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Can you clarify this

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Can you clarify this sentence to me?  
von Deseret (SI), Last modified: 2017-06-19, 11:04  Spam?  
The mode of founding a college is, commonly, to get up a subscription of dollars and cents, and then, following blindly the principles of a division of labor to its extreme—a principle which should never be followed but with circumspection—to call in a contractor who makes this a subject of speculation, and he employs Irishmen or other operatives actually to lay the foundations, while the students that are to be are said to be fitting themselves for it; and for these oversights successive generations have to pay.

What is a "subscription", "subject of speculation" and what does "fitting themsleves for it" mean?
von Windfall (GB), 2017-06-19, 12:47  Spam?  
I think here "subscription" probably means "financing". I originally read it as "donation", but, on reflection, I don't think that's right. It may refer to people paying (in advance) for education at the college.
I think "subject of speculation" means "something the contractor financially speculates on" (presumably the contractor builds the college without being certain he will be paid or for a share of the profits). I guess that "fitting themselves for it" means "preparing themselves for it".
Other people may have other views on meanings. This appears to be a US text, so my interpretation is likely to be less good than a US speaker's interpretation. I've just added my views to get the ball rolling.
Some guesses:    subscription  -  a pledge ?  #872533
von anon., 2017-06-19, 14:43  Spam?  77.10.38....
a subject of speculation  -  he tries to squeeze as much money as possible out of it without much regard to needs of the future students (who are to be fitting themselves for it  =  they have to adapt to what's there) and probably cutting some corners by employing  (cheap) Irishmen or other operatives ( = workers)
Thank you both  #872549
von Deseret (SI), Last modified: 2017-06-19, 19:42  Spam?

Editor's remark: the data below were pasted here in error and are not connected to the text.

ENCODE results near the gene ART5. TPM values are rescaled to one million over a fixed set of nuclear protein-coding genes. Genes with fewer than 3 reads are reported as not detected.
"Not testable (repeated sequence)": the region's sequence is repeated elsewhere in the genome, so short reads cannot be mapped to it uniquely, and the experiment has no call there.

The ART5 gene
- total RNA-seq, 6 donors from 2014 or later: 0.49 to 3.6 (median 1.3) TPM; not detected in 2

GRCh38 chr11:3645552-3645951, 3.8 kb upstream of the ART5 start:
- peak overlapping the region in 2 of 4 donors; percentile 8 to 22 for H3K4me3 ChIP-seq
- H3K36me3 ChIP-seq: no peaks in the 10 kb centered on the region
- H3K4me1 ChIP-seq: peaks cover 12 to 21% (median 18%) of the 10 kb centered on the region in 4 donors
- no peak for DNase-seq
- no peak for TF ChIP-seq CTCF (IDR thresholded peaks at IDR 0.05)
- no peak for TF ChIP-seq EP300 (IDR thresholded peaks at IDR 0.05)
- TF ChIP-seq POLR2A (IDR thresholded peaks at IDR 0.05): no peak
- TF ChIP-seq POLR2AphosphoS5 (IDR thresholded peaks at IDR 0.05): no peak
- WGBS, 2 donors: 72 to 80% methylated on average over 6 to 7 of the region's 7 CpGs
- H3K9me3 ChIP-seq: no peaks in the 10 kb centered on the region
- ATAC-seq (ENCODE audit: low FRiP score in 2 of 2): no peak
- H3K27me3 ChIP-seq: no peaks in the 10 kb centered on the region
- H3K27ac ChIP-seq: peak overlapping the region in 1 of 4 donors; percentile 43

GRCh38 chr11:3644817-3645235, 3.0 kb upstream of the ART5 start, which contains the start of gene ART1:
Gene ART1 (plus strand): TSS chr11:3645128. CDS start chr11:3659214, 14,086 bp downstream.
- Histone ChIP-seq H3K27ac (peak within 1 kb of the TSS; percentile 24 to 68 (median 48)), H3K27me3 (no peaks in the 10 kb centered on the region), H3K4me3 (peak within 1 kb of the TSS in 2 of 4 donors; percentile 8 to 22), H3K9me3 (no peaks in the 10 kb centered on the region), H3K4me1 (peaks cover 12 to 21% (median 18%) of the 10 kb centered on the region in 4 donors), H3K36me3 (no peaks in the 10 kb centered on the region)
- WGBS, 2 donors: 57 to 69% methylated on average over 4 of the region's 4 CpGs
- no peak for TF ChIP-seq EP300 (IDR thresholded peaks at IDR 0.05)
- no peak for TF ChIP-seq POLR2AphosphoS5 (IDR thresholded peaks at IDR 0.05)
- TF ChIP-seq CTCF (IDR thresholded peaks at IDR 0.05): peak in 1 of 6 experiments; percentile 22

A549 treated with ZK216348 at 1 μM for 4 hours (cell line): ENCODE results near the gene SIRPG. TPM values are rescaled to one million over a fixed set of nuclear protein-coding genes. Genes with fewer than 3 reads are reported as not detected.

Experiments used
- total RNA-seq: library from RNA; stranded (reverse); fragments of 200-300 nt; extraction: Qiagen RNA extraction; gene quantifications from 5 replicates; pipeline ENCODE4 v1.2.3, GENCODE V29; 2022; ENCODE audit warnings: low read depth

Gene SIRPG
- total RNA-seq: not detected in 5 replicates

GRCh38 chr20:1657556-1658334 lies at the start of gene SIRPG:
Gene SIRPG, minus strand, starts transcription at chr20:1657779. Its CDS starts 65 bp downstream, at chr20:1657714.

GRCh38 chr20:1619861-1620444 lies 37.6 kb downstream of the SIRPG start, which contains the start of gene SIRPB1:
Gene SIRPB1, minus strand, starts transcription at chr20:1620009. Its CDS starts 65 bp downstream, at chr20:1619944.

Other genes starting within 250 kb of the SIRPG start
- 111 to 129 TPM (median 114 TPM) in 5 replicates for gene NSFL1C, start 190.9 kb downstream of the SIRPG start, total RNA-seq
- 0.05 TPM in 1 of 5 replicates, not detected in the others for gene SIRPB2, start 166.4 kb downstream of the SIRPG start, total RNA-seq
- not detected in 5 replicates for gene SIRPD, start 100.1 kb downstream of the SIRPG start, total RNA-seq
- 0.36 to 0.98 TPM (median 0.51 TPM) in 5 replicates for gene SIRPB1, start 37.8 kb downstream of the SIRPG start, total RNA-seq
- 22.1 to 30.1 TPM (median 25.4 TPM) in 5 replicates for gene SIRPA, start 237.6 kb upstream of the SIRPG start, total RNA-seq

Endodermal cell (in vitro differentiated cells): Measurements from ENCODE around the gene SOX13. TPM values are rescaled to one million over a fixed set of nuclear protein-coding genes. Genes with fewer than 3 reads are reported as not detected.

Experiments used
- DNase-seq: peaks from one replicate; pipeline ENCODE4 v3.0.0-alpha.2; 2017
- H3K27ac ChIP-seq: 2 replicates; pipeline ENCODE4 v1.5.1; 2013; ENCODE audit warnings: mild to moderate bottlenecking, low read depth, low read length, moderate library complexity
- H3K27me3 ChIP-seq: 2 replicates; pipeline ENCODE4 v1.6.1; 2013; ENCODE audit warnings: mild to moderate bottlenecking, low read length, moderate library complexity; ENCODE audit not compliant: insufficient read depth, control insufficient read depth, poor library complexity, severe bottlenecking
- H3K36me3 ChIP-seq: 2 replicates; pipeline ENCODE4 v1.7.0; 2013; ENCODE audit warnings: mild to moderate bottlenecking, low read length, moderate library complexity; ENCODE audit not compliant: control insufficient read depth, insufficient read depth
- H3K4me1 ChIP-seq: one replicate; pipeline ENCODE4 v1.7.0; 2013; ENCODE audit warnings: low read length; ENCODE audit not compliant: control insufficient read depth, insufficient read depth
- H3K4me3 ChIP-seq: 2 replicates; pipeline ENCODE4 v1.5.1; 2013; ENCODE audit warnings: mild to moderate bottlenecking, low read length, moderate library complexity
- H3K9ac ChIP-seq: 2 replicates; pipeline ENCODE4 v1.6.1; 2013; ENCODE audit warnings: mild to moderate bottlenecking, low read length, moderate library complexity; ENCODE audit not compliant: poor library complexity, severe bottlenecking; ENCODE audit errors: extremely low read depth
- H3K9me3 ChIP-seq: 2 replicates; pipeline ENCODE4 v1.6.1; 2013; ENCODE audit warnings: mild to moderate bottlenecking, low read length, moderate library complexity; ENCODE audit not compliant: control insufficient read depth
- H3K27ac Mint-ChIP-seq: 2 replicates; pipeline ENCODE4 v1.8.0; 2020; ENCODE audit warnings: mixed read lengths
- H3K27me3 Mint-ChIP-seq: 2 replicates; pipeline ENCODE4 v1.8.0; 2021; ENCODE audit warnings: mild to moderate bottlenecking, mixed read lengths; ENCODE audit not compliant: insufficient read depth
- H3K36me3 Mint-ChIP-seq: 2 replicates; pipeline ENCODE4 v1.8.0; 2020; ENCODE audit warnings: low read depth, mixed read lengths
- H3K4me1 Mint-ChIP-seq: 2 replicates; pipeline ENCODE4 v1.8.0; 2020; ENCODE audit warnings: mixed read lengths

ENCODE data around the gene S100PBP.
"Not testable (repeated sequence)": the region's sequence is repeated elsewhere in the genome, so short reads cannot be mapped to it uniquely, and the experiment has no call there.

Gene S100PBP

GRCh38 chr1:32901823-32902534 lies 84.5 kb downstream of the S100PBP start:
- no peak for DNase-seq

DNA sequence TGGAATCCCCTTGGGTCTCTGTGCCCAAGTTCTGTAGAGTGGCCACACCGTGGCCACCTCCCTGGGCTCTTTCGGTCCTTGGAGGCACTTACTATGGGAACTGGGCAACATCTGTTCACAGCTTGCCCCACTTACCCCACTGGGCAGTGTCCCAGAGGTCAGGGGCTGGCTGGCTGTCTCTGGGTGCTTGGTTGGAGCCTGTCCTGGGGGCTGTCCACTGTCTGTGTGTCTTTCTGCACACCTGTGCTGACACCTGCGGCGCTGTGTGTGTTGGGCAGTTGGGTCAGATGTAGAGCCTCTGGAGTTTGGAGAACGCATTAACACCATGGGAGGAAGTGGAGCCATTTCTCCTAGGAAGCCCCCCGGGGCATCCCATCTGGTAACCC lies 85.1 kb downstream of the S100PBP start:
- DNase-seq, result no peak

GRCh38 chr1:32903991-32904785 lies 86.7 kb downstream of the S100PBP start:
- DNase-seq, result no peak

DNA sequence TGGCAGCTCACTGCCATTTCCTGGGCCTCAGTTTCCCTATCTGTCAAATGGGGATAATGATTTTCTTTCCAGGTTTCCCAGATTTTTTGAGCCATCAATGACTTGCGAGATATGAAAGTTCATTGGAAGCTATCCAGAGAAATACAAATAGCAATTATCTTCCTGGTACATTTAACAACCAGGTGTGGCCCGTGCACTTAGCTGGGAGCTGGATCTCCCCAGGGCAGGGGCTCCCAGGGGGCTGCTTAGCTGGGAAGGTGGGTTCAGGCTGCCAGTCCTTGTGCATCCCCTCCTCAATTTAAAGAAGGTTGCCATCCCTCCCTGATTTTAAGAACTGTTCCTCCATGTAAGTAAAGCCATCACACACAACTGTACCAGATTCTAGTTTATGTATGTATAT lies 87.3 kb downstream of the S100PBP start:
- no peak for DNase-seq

von Dwight (US), 2017-06-20, 04:50  Spam?  
"Subscribe" in the sense of "contribute or pledge to contribute funds to a project, charitable cause, etc." is nowadays seldom used in American English, although Thoreau evidently knew it.
von anonymous, 2017-06-20, 11:32  Spam?  100.4.125....
"Subscribe" in the context of funding a new college was used to describe a monetary pledge which entitled the benefactor to attend lectures free of charge. I'm not sure if this scheme is still practiced in the U.S. If not, it partly explains why 'subscribe' is no longer used in the context of giving.
von Deseret (SI), Last modified: 2017-06-20, 17:18  Spam?  
4;anonymous, 11:32
That's a very informative comment, thank you!
von Dwight (US), 2017-06-20, 18:18  Spam?  
Allowing subscribing donors to attend college lectures free of charge sounds like a special incentive, like the coffee mugs, tote bags, books, CDs, etc., offered nowadays to donors at various "levels" by non-profits seeking to raise funds. It may have occurred but wasn't a routinely expected element. In the case of the fundraising for the foundation of Dartmouth College (in 1769), "the subscription in England and Scotland amounted to the generous sum of nearly ten thousand pounds". As the subscribers were wealthy individuals in Britain and the new college was to be in a sparsely settled part of New Hampshire, there was clearly no expectation that donors might come to college to audit lectures.

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